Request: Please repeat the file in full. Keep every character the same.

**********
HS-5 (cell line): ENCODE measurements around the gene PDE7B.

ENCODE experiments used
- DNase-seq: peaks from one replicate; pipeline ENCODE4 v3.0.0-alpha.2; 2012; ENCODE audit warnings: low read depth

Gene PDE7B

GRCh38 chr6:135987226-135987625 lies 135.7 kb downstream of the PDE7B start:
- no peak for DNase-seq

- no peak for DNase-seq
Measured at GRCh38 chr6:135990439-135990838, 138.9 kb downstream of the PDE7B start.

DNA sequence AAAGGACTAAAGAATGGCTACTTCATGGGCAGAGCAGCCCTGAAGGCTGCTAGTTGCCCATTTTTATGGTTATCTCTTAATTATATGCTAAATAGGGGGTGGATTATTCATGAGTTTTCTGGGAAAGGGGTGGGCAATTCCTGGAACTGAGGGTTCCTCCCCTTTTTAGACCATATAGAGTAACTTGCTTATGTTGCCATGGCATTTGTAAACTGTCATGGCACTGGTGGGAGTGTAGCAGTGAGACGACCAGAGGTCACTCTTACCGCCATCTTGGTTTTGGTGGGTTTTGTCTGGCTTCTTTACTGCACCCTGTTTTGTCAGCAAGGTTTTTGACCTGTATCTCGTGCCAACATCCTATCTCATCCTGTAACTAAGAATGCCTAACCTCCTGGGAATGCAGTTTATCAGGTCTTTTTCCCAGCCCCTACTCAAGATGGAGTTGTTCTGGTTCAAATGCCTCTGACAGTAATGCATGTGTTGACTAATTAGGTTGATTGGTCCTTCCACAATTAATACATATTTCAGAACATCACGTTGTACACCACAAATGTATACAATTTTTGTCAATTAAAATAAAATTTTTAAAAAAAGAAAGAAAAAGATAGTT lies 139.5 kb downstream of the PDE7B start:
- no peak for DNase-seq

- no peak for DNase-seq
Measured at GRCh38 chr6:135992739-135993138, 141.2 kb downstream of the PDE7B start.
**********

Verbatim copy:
HS-5 (cell line): ENCODE measurements around the gene PDE7B.

ENCODE experiments used
- DNase-seq: peaks from one replicate; pipeline ENCODE4 v3.0.0-alpha.2; 2012; ENCODE audit warnings: low read depth

Gene PDE7B

GRCh38 chr6:135987226-135987625 lies 135.7 kb downstream of the PDE7B start:
- no peak for DNase-seq

- no peak for DNase-seq
Measured at GRCh38 chr6:135990439-135990838, 138.9 kb downstream of the PDE7B start.

DNA sequence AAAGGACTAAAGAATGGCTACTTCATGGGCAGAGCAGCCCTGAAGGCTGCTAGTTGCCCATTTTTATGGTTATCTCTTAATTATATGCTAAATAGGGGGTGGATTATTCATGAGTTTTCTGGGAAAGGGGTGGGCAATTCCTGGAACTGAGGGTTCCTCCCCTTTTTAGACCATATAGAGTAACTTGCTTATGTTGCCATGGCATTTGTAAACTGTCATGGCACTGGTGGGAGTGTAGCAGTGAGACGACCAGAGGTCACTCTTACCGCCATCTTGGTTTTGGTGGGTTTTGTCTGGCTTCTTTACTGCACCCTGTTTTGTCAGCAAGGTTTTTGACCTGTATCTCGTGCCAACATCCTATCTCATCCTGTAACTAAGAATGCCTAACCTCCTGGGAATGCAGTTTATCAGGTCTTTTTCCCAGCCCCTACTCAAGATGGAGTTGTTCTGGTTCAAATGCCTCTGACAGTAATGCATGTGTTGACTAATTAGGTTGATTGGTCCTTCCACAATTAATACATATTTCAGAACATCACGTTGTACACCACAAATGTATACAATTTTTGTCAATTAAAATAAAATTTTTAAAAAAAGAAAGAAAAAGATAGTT lies 139.5 kb downstream of the PDE7B start:
- no peak for DNase-seq

- no peak for DNase-seq
Measured at GRCh38 chr6:135992739-135993138, 141.2 kb downstream of the PDE7B start.